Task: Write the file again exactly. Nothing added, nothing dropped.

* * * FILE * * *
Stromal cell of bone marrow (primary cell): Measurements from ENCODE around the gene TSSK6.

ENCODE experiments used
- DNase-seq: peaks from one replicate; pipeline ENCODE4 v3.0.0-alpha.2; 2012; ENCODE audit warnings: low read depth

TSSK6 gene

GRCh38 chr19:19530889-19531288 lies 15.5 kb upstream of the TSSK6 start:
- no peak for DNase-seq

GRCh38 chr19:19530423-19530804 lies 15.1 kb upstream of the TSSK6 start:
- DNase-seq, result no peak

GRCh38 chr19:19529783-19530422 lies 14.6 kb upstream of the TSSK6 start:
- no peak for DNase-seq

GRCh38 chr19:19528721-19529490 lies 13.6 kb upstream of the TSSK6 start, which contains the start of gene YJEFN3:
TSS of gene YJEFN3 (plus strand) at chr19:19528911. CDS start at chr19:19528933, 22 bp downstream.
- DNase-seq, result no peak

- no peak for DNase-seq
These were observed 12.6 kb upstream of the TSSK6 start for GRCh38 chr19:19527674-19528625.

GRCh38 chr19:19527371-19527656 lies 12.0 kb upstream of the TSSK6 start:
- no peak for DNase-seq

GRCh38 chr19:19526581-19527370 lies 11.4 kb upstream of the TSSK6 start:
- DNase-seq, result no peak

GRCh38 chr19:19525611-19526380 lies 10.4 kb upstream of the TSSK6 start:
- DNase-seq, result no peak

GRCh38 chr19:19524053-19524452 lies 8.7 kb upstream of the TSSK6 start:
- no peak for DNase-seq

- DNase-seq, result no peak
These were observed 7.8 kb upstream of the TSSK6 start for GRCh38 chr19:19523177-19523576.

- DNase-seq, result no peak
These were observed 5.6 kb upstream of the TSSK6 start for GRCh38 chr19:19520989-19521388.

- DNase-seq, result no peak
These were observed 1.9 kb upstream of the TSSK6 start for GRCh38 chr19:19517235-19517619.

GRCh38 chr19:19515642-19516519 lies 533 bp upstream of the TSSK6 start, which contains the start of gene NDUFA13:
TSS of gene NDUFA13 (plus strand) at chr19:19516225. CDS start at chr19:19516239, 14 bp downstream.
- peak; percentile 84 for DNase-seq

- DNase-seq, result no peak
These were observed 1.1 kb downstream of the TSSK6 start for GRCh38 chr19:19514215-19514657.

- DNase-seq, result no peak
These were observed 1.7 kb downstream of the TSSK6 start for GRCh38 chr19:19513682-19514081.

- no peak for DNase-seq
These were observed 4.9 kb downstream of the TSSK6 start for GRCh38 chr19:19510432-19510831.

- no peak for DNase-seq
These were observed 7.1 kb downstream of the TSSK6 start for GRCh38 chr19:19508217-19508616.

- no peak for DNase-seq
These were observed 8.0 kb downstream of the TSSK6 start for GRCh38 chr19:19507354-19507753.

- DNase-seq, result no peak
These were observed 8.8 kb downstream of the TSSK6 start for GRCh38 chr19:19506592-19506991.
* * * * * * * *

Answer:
Stromal cell of bone marrow (primary cell): Measurements from ENCODE around the gene TSSK6.

ENCODE experiments used
- DNase-seq: peaks from one replicate; pipeline ENCODE4 v3.0.0-alpha.2; 2012; ENCODE audit warnings: low read depth

TSSK6 gene

GRCh38 chr19:19530889-19531288 lies 15.5 kb upstream of the TSSK6 start:
- no peak for DNase-seq

GRCh38 chr19:19530423-19530804 lies 15.1 kb upstream of the TSSK6 start:
- DNase-seq, result no peak

GRCh38 chr19:19529783-19530422 lies 14.6 kb upstream of the TSSK6 start:
- no peak for DNase-seq

GRCh38 chr19:19528721-19529490 lies 13.6 kb upstream of the TSSK6 start, which contains the start of gene YJEFN3:
TSS of gene YJEFN3 (plus strand) at chr19:19528911. CDS start at chr19:19528933, 22 bp downstream.
- DNase-seq, result no peak

- no peak for DNase-seq
These were observed 12.6 kb upstream of the TSSK6 start for GRCh38 chr19:19527674-19528625.

GRCh38 chr19:19527371-19527656 lies 12.0 kb upstream of the TSSK6 start:
- no peak for DNase-seq

GRCh38 chr19:19526581-19527370 lies 11.4 kb upstream of the TSSK6 start:
- DNase-seq, result no peak

GRCh38 chr19:19525611-19526380 lies 10.4 kb upstream of the TSSK6 start:
- DNase-seq, result no peak

GRCh38 chr19:19524053-19524452 lies 8.7 kb upstream of the TSSK6 start:
- no peak for DNase-seq

- DNase-seq, result no peak
These were observed 7.8 kb upstream of the TSSK6 start for GRCh38 chr19:19523177-19523576.

- DNase-seq, result no peak
These were observed 5.6 kb upstream of the TSSK6 start for GRCh38 chr19:19520989-19521388.

- DNase-seq, result no peak
These were observed 1.9 kb upstream of the TSSK6 start for GRCh38 chr19:19517235-19517619.

GRCh38 chr19:19515642-19516519 lies 533 bp upstream of the TSSK6 start, which contains the start of gene NDUFA13:
TSS of gene NDUFA13 (plus strand) at chr19:19516225. CDS start at chr19:19516239, 14 bp downstream.
- peak; percentile 84 for DNase-seq

- DNase-seq, result no peak
These were observed 1.1 kb downstream of the TSSK6 start for GRCh38 chr19:19514215-19514657.

- DNase-seq, result no peak
These were observed 1.7 kb downstream of the TSSK6 start for GRCh38 chr19:19513682-19514081.

- no peak for DNase-seq
These were observed 4.9 kb downstream of the TSSK6 start for GRCh38 chr19:19510432-19510831.

- no peak for DNase-seq
These were observed 7.1 kb downstream of the TSSK6 start for GRCh38 chr19:19508217-19508616.

- no peak for DNase-seq
These were observed 8.0 kb downstream of the TSSK6 start for GRCh38 chr19:19507354-19507753.

- DNase-seq, result no peak
These were observed 8.8 kb downstream of the TSSK6 start for GRCh38 chr19:19506592-19506991.